I love dahl. I love it I love it I love it. It’s the most comforting of all South Asian dishes. It has the ability to warm you on a cold evening and cool you after an abundance of chilli. It can be a robust main, a complimentary side or a spiced, thick soup. Heck, it can do anything it wants. It could be the school cricket captain and play lead guitar better than anyone else around. I even saw it get off with a girl I fancied after a disco once. And it will grow up to be an astronaut. I can’t find room in my heart for jealousy though, it’s just too charming.
Dāl (or dahl) is a derivative of the Sanskrit verbal root dal, which means ‘to split’ (*pushes glasses back up nose*). It basically means it is a dish made from pulses which have been husked and split so, theoretically, you can make it with pretty much any pulse you like (as opposed to what Christopher Woodhead told me). For me though (and to avoid an overnight soaking and hefty cooking time), I prefer red lentils. They have such a great texture and tend to look after themselves when cooking. I do find that they take on a fair amount of salt though, so be warned.
I was trying to think of something to serve with the dahl and decided I would like to try Pilau rice. I’d never cooked it before but had a reasonable idea what spices to use to get a good result. I did a small amount of research online and, needless to say, there seems to be around 100,000 different ways to go about it. Taking advice from Fleetwood Mac, I decided to go my own way with the rice and so, recipe drawn in my head, I headed home to make my spicy feast. Then I passed a market stall and I saw my first ever Globe Courgette.
Have you seen one? They’re hilarious! Small, perfectly spherical little squashes crying out to be stuffed and roasted. A beautifully testicular member of the courgette family. Indeed, if you were to sit two alongside a normal courgette it would probably be enough to tip me over the brink of gaiety into a useless, tearful collapse. Me and all the other ten-year old boys. Anyway, with all thoughts of testicles aside, I sliced them open and stuffed them.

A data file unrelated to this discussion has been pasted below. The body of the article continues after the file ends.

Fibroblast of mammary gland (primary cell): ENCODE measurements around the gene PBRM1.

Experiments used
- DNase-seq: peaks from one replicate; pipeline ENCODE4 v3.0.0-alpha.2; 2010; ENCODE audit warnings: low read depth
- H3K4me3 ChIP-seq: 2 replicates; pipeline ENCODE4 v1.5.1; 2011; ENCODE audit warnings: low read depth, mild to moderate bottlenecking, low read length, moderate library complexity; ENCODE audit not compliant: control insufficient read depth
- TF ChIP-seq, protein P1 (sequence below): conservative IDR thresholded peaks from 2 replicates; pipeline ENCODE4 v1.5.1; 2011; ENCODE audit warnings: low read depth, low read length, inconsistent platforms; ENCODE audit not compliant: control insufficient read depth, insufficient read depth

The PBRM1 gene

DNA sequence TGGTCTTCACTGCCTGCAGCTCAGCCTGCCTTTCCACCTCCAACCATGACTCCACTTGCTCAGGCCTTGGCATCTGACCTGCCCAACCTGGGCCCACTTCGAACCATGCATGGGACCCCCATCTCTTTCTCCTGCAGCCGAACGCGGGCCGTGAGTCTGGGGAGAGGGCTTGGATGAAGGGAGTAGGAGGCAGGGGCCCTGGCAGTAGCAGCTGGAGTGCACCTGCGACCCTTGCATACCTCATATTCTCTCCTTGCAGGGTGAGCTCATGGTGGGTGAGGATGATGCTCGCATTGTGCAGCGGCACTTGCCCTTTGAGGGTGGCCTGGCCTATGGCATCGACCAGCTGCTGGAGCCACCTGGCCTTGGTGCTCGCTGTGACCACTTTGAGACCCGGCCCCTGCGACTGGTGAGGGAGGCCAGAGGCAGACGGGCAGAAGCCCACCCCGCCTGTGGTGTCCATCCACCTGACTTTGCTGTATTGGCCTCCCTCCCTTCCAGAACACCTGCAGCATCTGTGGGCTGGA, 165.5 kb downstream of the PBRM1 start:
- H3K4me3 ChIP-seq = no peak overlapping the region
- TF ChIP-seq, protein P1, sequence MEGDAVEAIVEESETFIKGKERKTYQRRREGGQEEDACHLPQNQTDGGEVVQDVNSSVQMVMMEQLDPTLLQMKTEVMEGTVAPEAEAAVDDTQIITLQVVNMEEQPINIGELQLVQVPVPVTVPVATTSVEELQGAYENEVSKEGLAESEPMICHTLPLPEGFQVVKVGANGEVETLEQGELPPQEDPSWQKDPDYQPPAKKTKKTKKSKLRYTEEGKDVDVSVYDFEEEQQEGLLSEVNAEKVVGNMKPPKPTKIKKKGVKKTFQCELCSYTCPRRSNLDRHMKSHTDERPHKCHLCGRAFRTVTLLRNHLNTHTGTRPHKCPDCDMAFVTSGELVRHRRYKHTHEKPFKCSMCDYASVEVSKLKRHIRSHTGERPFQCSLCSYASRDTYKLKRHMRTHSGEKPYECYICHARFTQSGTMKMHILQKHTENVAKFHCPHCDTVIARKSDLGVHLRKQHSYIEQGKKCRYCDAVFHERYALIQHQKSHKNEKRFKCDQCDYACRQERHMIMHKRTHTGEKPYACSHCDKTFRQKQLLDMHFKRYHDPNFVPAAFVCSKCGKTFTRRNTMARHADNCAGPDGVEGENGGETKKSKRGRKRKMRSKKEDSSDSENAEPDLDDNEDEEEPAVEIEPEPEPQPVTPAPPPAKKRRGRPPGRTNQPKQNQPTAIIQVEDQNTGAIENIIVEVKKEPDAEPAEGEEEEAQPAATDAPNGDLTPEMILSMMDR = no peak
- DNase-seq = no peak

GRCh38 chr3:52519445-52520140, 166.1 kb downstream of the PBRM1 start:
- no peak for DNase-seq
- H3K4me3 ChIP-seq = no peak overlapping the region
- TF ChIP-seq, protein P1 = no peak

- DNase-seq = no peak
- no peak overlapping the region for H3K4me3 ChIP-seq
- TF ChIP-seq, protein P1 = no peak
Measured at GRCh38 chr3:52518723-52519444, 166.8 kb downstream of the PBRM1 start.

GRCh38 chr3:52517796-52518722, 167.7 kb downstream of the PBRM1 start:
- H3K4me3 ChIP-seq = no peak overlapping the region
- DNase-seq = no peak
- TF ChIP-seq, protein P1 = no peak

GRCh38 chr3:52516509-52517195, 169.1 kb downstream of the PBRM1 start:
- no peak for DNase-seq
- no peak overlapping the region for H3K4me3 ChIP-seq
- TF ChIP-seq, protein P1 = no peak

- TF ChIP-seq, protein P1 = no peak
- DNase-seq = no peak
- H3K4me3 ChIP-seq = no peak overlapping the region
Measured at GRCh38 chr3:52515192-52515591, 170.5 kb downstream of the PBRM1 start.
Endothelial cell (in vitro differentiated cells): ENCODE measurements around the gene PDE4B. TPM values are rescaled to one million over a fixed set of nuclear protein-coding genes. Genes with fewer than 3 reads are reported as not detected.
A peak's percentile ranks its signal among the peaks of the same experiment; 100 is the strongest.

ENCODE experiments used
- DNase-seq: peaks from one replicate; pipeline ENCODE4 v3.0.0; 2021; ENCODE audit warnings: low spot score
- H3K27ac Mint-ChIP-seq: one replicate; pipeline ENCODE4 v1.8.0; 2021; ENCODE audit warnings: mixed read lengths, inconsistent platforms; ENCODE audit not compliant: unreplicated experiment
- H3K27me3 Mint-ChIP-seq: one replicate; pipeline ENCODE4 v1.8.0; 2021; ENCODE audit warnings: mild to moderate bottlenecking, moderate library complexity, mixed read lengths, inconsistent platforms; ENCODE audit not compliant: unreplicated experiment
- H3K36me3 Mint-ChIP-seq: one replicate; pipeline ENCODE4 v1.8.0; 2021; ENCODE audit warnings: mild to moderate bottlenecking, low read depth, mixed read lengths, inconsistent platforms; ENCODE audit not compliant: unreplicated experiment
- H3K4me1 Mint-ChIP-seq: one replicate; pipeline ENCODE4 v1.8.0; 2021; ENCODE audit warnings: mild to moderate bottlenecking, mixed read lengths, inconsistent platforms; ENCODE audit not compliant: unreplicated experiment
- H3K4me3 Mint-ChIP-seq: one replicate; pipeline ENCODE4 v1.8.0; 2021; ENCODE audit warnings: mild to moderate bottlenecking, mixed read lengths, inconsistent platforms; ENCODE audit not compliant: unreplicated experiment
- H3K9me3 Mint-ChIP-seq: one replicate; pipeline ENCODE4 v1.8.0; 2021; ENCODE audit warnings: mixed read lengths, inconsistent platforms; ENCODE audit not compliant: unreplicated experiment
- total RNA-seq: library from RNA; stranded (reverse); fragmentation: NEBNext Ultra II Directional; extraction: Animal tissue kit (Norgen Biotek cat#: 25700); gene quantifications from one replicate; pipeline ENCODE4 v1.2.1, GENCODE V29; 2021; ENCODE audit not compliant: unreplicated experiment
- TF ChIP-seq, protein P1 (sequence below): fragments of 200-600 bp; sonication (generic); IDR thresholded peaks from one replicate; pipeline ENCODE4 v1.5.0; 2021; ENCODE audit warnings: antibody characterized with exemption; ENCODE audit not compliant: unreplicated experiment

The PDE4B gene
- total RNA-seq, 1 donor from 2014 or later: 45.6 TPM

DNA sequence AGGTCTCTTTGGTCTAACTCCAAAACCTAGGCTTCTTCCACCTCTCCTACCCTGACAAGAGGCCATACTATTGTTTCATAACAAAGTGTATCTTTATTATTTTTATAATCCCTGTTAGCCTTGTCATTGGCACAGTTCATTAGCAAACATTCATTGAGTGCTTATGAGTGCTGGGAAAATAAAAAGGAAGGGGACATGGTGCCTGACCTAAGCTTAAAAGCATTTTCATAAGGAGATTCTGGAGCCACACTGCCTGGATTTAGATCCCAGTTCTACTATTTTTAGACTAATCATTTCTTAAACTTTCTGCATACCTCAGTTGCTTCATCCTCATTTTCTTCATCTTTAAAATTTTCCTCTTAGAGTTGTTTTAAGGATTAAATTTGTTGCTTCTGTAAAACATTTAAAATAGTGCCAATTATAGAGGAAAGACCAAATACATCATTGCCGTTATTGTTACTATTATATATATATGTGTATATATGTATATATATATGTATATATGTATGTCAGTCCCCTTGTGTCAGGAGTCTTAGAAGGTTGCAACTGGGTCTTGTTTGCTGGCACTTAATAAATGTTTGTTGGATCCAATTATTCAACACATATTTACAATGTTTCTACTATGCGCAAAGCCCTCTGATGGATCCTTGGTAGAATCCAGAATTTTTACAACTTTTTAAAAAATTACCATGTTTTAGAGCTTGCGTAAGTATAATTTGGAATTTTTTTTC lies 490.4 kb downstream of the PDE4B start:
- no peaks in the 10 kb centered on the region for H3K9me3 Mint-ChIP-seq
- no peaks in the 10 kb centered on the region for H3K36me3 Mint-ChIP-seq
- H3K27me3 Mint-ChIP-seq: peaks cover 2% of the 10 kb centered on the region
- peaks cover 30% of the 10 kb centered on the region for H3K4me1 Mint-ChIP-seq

This serves 4. Easily.
Pilau stuffed courgette with red lentil dahl
For the stuffed courgette:
4 globe courgettes, tops removed and centre scooped out (keep this!)
300g basmati rice, well washed
1 onion, finely chopped
2 bay leaves
3 tsp cumin, toasted and crushed
3 cardamom pods
For the dahl:
200g red lentils, well washed
1 onion, finely chopped
2 cloves garlic, finely chopped
1 thumb sized piece of ginger, finely chopped
1 tsp cumin, toasted and crushed
4 cardamom pods
1/2 tsp cinnamon
1/2 red chilli, deseeded and finely chopped
1 tblsp tomato puree
2 tomatoes, roughly chopped (optional)
Handful spinach, roughly chopped (optional)
Handful coriander leaves, roughly chopped (optional)
Preheat the oven to 190C. Make the rice first. Fry the onion in a little oil until softened. Add the cumin, cardamom, turmeric and cloves and mix well. Add the rice and mix so the rice is coated in the spices. Add the bay leaves and then around 600ml boiling water. Bring it to the boil then turn it down very low and cover with a lid. Simmer until cooked – around 15-20 mins or so. In the meantime roughly chop and then fry the leftover courgette with a pinch of salt until cooked through. When the rice is cooked remove from the heat, take of the lid and leave for a minute or two to let any excess moisture steam away. Mix in the courgette and then spoon into the prepared squashes. Put the lids back on and place on a baking tray in the centre of the oven. They’ll take about 35 – 40 mins.